When did you feel you were ready to make a career as a visual artist?

I always had to main desires as a professional: working in the visual arts and with teaching. I always liked showing people that it’s possible to learn.

And what areas do you work in at the moment?

In both, teaching and fine arts. I have my private studio in Sweden, where I live and where I earned my equivalency in 1989. I hold exhibits, displaying my view of the world, and I teach 14- to 16-year-old children at a normal school.

And how do you define your work as a visual artist?

You know, I don’t think about it. But I can say that my works are the fruit of what exists inside me and of what I get from others, and of what inspires me at a given moment. So it’s something very personal and hard to define in words. That’s why I paint.

In what way can the influence of Cape Verde be seen in your works?

In the Institute of Fine Arts you learn the technical aspects and history of art, which helps a lot, as it widens your knowledge. But what we have inside of us is what marks us and makes the difference. In my childhood and adolescence I was always surrounded by this joyous people and its sense of humor, by children, by our music, by the courage of Cape Verdean women, who often raise their children by themselves... All of this always affected me quite a bit, in the positive sense, and it shows up in my paintings. The colors of Cape Verde as well, full of light and sun, resulted in an interesting comment I heard one day during an exhibit in Stockholm. This person told me that my eyes seem to be see things through the colors of the rainbow. All of this is an emotional charge I put on the canvas. A little of everything I saw, heard and lived in Cape Verde influenced me. Cape Verde is inside me, and as a Cape Verdean I am proud of this.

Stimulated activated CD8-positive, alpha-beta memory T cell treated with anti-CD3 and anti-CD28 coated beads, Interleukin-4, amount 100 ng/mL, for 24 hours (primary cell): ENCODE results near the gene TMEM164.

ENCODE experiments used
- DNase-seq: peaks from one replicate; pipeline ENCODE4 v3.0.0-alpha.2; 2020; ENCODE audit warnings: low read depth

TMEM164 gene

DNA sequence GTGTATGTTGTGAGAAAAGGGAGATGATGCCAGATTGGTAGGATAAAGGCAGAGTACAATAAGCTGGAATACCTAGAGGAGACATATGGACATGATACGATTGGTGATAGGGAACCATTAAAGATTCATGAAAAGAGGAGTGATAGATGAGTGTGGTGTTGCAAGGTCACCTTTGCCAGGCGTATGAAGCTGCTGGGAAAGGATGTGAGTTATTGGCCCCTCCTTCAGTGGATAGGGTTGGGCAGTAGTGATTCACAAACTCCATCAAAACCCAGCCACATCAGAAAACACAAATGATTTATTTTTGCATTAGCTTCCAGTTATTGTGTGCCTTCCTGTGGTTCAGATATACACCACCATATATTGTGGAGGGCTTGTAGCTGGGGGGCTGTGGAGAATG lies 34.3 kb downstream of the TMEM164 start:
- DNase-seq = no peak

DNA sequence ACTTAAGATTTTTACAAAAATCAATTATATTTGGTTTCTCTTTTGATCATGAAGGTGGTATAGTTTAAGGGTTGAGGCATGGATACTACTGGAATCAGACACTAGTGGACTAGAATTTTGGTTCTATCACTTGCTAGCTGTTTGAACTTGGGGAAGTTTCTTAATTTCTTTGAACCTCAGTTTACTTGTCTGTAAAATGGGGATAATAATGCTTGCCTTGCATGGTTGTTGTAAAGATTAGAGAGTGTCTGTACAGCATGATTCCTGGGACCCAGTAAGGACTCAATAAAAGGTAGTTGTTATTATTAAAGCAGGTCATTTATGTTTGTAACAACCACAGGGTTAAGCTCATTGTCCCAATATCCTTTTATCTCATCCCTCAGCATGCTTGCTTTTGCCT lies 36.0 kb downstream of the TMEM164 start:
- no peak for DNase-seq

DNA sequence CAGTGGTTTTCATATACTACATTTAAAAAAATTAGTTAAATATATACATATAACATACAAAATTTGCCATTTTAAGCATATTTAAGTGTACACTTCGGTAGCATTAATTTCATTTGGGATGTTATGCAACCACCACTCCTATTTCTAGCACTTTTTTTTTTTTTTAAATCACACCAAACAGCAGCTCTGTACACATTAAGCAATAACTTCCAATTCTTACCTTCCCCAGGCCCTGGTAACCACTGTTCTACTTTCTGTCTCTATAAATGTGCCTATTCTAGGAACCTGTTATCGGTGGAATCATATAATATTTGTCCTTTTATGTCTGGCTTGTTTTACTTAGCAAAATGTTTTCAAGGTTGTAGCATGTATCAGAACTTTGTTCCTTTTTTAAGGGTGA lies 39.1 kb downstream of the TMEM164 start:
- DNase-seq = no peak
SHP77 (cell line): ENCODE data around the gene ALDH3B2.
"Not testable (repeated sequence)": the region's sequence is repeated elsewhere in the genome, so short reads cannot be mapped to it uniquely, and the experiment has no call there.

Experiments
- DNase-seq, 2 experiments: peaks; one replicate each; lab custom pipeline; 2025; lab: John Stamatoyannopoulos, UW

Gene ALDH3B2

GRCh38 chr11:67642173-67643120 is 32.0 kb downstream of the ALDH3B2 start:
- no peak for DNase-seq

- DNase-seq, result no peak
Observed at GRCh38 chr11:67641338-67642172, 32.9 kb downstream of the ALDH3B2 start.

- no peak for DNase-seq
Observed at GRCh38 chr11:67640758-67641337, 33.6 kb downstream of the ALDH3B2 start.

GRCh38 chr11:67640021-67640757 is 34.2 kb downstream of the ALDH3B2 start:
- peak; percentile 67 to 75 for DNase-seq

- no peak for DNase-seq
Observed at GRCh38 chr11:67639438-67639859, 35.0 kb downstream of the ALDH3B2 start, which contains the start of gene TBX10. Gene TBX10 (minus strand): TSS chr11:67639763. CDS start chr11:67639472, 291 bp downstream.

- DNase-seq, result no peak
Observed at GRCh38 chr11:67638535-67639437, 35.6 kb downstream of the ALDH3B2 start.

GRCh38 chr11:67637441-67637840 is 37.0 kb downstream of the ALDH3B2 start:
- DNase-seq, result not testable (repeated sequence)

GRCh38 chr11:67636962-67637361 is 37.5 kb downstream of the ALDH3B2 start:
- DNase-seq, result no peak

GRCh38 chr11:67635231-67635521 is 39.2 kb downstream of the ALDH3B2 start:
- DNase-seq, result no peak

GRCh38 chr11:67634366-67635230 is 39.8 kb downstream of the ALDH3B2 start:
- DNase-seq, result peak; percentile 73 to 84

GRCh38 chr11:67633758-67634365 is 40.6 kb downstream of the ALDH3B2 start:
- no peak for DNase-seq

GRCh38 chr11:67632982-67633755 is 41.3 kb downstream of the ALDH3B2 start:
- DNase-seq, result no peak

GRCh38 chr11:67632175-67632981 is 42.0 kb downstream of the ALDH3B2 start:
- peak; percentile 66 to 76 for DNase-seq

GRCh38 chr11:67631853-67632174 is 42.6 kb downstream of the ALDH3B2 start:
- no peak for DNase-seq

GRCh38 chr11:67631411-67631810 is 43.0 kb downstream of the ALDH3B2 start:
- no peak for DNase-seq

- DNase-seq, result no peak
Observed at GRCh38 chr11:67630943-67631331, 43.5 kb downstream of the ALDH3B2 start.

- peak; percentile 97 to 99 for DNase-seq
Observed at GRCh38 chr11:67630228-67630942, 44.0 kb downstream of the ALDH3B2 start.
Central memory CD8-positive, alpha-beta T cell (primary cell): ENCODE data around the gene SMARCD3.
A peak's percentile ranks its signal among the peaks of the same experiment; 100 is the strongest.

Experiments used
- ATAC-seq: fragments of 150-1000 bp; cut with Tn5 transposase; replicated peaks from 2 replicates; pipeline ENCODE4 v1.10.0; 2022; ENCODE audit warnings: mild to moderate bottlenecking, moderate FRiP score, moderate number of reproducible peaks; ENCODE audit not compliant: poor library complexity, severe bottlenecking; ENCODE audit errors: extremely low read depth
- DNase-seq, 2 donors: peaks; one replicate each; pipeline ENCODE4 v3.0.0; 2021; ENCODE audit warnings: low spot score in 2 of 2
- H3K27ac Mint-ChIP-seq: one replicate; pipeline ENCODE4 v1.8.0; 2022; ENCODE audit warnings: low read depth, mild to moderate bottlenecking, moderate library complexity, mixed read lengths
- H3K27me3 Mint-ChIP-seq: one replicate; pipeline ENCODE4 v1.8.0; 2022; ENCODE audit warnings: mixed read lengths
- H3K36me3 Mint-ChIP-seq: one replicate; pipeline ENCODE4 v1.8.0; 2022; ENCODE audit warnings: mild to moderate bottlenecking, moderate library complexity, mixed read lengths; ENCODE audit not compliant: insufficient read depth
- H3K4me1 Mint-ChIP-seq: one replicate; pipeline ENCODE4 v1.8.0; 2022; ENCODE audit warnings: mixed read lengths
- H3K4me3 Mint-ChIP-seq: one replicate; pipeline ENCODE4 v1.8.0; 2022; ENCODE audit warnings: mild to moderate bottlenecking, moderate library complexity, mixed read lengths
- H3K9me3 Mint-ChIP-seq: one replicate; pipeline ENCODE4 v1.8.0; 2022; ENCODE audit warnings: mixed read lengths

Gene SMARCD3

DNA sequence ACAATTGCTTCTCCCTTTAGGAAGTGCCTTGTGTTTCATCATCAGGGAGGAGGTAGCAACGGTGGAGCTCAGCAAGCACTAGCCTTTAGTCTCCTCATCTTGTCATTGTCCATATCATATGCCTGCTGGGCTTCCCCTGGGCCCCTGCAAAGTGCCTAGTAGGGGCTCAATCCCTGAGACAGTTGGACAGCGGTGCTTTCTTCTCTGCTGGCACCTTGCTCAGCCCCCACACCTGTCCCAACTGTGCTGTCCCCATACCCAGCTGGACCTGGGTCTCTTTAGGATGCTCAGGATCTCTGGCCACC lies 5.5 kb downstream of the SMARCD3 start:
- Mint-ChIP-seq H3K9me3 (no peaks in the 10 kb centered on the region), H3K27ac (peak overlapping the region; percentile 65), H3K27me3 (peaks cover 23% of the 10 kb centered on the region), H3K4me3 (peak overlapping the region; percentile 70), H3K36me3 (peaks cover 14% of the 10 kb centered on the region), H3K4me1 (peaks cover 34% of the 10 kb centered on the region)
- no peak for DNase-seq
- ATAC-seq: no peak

Some time back I interviewed Kiki Lima, and he told me that he had had a gallery in Portugal, but that it was very difficult to have a space like that there at a time when the market was still very closed off to artists of African origin. What’s it like in Sweden?

I haven’t yet thought of having a gallery, as because of my husband’s work we travel a lot. But since we currently live in Malmo, in southern Sweden, maybe we could think about this idea.

Have you held exhibitions in Cape Verde?